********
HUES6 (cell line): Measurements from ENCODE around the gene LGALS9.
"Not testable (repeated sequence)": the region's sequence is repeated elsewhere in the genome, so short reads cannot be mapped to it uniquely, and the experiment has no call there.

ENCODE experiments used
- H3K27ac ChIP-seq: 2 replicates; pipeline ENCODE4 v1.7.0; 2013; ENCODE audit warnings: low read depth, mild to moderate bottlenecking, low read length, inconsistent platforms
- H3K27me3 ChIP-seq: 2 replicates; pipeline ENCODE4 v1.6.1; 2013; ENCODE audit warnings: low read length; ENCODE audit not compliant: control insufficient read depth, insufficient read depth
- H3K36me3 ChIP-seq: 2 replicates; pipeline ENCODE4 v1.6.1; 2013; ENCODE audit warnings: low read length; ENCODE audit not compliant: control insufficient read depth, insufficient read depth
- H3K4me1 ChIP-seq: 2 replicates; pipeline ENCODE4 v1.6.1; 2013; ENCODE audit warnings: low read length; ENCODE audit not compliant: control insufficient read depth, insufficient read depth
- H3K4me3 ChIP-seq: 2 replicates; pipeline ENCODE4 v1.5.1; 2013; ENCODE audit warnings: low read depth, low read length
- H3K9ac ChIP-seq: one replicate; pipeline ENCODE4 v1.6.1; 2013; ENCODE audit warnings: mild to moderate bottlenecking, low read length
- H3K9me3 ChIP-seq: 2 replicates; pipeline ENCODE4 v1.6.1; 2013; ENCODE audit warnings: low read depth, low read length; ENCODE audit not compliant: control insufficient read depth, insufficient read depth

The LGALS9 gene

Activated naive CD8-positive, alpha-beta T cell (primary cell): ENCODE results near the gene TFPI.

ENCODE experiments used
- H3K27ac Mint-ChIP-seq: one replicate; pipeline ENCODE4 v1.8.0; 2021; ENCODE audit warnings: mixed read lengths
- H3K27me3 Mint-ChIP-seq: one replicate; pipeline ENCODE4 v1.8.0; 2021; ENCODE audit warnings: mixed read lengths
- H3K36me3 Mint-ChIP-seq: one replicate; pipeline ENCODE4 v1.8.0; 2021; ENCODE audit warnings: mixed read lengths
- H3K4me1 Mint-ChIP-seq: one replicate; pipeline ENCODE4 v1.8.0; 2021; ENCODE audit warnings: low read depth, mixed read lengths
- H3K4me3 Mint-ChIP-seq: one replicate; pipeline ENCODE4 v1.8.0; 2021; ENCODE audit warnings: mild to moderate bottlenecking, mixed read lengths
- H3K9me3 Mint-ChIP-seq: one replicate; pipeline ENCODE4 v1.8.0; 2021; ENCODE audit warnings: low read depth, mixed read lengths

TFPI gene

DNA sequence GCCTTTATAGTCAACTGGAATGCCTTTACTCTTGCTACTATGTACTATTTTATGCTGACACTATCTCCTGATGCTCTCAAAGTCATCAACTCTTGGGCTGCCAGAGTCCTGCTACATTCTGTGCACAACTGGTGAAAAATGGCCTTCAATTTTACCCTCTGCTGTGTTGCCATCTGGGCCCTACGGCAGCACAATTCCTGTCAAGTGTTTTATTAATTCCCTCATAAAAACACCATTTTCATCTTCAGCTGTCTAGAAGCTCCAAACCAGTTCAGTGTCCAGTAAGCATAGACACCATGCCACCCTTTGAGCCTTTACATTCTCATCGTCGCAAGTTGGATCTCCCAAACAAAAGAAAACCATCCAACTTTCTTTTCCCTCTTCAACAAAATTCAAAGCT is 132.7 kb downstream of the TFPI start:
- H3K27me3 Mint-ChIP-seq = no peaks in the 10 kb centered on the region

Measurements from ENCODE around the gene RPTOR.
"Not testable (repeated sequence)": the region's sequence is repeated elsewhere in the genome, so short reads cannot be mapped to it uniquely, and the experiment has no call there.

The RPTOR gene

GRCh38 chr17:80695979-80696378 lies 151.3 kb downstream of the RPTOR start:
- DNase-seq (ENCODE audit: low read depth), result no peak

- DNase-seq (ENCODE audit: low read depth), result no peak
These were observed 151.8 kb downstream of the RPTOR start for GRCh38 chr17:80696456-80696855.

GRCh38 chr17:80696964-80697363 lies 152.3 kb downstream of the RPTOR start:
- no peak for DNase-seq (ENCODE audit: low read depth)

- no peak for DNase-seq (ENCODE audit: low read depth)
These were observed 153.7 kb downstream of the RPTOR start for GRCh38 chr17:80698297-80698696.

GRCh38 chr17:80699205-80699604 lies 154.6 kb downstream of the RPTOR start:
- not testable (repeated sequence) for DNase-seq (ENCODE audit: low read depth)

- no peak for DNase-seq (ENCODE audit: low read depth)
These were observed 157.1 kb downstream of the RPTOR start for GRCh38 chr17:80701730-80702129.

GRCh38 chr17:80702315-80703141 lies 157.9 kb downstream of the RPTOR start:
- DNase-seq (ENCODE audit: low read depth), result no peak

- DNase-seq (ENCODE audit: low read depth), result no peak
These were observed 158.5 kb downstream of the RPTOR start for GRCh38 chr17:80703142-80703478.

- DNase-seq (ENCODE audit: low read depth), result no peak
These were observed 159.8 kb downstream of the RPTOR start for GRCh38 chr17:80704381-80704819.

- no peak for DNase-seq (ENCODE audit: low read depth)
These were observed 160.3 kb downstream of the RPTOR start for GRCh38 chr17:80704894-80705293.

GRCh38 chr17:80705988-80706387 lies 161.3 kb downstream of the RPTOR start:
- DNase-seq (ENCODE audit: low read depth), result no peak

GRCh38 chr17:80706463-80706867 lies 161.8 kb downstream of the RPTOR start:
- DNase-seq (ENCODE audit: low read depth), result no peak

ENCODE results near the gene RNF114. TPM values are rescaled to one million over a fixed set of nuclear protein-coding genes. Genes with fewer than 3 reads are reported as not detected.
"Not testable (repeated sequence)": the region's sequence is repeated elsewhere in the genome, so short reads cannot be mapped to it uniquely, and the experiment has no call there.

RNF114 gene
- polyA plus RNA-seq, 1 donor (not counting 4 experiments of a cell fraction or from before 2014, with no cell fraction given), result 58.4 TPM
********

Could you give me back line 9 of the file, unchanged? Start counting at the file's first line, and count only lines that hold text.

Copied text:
- H3K9ac ChIP-seq: one replicate; pipeline ENCODE4 v1.6.1; 2013; ENCODE audit warnings: mild to moderate bottlenecking, low read length